Play Live Radio
Next Up:
0:00 0:00
Available On Air Stations

What We Can Learn From Tacoma's Own Mental Skills Coach To U.S. Olympians

The Super Bowl-winning Seattle Seahawks had one. Professional baseball teams have them. And the U.S. Olympic women's ice hockey team found one in Tacoma. We’re talking about a mental skills coach.

And some of this coach's advice to U.S. Olympians could help the average recreational athlete, too.

Professor Colleen Hacker is taking a break from teaching exercise science and sports psychology at Pacific Lutheran University to travel to Russia with the U.S. men's and women's hockey teams for the Winter Olympics. Hacker's job title is “mental skills coach.” And what is that exactly?

"We want them to have the butterflies, but we want to teach them to have the butterflies fly in formation. It is really teaching the athletes to be in control of their best performance,” Hacker said.

Hacker says she works on mental toughness with the U.S. hockey players both individually and in group sessions. She spends most of her time with the women's team where she has a four-year history. 

The coach says the techniques she teaches Olympians can be adapted for use by all of us, be that in a high-pressure corporate boardroom, or, say, in youth soccer.

"How much they're committed to their mental skills training changes from a 9-year-old to an Olympian, but not the fundamental skills and strategies,” Hacker said.

For example, Hacker is a fan of what she calls positive "self-talk."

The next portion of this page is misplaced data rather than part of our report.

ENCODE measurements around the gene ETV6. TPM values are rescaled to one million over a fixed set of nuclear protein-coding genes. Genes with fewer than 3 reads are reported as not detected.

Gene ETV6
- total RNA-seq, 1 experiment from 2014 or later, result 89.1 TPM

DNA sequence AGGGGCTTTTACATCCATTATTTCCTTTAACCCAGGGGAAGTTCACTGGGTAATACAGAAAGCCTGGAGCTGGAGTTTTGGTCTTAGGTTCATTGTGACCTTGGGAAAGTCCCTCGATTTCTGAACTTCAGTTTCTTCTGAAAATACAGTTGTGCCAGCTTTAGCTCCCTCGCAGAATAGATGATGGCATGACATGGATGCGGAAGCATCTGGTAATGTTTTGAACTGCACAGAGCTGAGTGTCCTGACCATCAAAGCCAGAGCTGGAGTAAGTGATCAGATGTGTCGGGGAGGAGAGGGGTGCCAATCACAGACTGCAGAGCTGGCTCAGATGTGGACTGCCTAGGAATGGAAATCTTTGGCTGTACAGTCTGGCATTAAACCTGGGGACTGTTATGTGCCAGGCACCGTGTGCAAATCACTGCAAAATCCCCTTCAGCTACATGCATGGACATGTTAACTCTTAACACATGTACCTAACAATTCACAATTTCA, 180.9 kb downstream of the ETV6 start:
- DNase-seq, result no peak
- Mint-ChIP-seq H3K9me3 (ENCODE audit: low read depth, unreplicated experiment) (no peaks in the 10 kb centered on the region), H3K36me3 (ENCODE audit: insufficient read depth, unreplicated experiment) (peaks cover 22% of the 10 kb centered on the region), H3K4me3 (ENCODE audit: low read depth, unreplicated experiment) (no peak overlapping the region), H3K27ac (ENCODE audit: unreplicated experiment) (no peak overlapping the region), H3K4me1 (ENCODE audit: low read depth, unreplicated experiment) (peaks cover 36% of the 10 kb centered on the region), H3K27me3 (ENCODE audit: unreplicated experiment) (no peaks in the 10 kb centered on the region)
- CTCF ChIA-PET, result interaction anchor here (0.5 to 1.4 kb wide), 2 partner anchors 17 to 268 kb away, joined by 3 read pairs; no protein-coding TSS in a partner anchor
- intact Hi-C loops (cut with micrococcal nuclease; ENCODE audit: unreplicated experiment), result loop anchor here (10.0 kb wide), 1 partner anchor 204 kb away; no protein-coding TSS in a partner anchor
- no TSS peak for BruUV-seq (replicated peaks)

“So what am I saying to myself? If I'm running and I go, 'Aww, my legs are tired. I've got 20 more miles to go,’ [that’s] not helpful. Let's say a soccer player shot and missed the goal. Positive self-talk would be, 'Keep shooting. Keep putting pressure on the keeper. I'll eventually get it,'" she said.

Other parts of her game include concentration training, sticking to a consistent pre-performance routine and imagining success with all your senses.

“I want athletes to feel the equipment. I want them to feel the cold on their cheeks. I want them to taste that sweat on their lips and mouth. I want them to hear the sound of a slap shot and the puck coming off the boards. We want it to be multi-sensory. We want it to be vivid and controllable,” she said.

Hacker says her goal with mental toughness coaching is to boost performance by 3 to 5 percent. She says that could be the difference between silver and gold in Sochi. 

Hacker has been on the U.S. coaching staff at four previous Olympics, but those were all Summer Games.

"What the athletes need, their requisite skills and strategies, that doesn't change from Winter to Summer Games," said the longtime PLU professor. 

"The compressed schedule is a little different" at the Winter Games, Hacker noted.

Correspondent Tom Banse is an Olympia-based reporter with more than three decades of experience covering Washington and Oregon state government, public policy, business and breaking news stories. Most of his career was spent with public radio's Northwest News Network, but now in semi-retirement his work is appearing on other outlets.